Universal free meals concern in deprived schools
The government’s universal free school meals promise detailing schools’ obligation to provide free meals to all pupils in reception, year 1 and year 2 is causing concern regarding budgeting and lack of facilities in deprived schools.
Lancashire’s representative for the National Association of Head Teachers, Les Turner said that many local members were “now worried their grants [would] plummet.”
Preston headteacher Peter Cunningham told the Lancashire Telegraph: “If universal free school meals mean parents no longer have to register that seems to be there will be an inevitable effect on how the pupil premium is given to schools which will see schools get less funding.”
The Times has reported figures showing “one in five schools will not be able to provide hot meals to pupils” due to “lack of kitchen facilities”.
Further figures revealed by the Mail in a freedom of information request show that some schools have to transport-in hot food, whilst many are attempting urgent upgrades to their facilities to meet the deadline.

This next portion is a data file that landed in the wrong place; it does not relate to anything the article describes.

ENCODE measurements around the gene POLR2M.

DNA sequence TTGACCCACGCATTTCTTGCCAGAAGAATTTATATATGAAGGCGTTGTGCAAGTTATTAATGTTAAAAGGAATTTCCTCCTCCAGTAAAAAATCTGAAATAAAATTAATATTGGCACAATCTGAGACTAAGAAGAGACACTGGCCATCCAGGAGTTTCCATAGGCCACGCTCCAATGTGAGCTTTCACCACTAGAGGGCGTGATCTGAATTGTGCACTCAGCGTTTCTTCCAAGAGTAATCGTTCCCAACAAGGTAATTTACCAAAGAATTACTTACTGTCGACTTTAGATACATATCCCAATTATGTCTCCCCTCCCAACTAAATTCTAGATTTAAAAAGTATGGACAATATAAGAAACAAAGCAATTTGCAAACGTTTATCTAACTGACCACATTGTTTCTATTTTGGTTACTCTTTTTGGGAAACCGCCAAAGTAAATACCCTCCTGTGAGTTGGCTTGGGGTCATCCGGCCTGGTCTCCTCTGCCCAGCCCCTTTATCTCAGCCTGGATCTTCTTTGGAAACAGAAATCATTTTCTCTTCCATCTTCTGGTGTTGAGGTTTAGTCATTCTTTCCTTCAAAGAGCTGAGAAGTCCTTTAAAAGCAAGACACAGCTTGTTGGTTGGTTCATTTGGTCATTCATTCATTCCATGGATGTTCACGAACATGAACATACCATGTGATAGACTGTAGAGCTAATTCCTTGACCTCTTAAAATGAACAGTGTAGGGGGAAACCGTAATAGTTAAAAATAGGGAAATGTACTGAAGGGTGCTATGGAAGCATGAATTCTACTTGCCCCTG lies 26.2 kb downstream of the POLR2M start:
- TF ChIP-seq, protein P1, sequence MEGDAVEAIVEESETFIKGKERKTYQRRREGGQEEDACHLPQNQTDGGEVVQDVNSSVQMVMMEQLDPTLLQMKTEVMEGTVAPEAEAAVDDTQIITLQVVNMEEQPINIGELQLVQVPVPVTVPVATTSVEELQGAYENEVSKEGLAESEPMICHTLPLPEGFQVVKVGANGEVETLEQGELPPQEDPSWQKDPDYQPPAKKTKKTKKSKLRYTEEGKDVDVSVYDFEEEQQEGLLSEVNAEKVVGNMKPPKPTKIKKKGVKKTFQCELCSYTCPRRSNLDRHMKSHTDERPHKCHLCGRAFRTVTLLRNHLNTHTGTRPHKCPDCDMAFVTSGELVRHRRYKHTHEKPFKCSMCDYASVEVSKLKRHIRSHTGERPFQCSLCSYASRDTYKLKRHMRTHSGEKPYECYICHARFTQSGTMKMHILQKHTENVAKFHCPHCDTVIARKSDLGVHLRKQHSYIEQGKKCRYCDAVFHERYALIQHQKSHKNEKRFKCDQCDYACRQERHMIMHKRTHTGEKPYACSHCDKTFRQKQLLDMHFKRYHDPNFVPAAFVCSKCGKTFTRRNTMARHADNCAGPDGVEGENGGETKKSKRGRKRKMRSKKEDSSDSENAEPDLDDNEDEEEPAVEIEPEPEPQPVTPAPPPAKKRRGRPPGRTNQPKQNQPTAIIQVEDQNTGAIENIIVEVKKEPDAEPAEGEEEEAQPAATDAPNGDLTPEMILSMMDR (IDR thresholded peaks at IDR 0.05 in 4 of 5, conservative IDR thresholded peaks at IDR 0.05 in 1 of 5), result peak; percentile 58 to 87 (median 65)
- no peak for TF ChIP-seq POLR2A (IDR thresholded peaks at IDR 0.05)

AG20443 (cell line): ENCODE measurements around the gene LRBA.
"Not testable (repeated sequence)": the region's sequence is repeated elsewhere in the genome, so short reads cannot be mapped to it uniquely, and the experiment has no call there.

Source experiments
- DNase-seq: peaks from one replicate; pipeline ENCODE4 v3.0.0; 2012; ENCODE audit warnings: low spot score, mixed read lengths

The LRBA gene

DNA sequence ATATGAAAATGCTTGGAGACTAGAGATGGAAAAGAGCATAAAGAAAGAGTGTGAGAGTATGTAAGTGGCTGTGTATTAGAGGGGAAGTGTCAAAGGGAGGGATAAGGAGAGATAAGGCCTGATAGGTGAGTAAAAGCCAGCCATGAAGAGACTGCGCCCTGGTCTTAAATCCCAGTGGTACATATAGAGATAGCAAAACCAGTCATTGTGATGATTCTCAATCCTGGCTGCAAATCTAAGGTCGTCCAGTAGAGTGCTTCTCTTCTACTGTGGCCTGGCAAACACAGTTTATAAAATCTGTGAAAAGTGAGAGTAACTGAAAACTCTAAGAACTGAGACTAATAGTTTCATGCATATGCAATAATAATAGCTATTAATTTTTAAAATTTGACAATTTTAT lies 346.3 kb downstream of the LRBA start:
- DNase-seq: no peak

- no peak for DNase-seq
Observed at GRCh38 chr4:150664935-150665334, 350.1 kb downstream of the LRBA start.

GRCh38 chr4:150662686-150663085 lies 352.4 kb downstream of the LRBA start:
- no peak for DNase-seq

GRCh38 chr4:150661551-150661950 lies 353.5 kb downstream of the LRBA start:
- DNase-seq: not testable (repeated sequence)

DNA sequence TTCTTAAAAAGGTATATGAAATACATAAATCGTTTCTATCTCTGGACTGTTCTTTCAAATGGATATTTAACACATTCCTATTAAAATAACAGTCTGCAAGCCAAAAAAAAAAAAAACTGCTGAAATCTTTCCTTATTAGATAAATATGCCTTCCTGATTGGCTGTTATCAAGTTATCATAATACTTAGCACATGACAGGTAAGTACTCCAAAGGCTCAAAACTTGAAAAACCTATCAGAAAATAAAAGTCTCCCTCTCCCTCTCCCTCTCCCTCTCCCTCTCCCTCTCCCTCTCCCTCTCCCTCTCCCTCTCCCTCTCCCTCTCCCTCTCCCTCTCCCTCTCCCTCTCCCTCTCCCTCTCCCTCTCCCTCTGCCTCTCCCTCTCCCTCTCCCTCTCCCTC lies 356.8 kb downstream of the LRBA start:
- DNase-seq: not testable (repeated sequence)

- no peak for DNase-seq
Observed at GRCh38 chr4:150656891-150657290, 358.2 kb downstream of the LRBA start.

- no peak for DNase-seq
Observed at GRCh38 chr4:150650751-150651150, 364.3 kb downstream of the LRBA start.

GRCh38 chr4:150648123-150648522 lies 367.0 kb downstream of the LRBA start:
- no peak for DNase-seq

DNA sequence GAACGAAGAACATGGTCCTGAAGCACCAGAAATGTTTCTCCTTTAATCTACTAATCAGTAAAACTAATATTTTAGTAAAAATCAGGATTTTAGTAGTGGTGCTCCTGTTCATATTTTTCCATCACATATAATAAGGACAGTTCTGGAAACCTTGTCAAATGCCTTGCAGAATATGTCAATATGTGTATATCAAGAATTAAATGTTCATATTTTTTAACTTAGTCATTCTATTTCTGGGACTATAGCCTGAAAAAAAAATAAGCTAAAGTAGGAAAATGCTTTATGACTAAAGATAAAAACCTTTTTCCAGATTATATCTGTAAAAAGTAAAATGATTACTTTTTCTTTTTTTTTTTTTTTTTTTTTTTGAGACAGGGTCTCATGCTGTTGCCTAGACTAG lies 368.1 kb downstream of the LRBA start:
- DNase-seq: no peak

From 150 education authorities contacted for the Mail’s report, seventy-one responded, revealing:
- 1,350 out of 7,083 primaries plan to fulfil need by transporting in hot food
- 3,051 out of 6,144 school still need improvement to their kitchen facilities
- 8,100 schools are carrying out ‘urgent upgrades’
A Department for Education spokesperson told the Mail when questioned on the legitimacy of the universal free school meals policy: “We are providing £150 million to improve kitchens and dining facilities, and an additional £22.5 million to help smaller schools to provide these meals and a free support service staffed by food experts for schools […] If hot meals cannot be provided schools would be expected to work towards offering them ‘as soon as possible’.”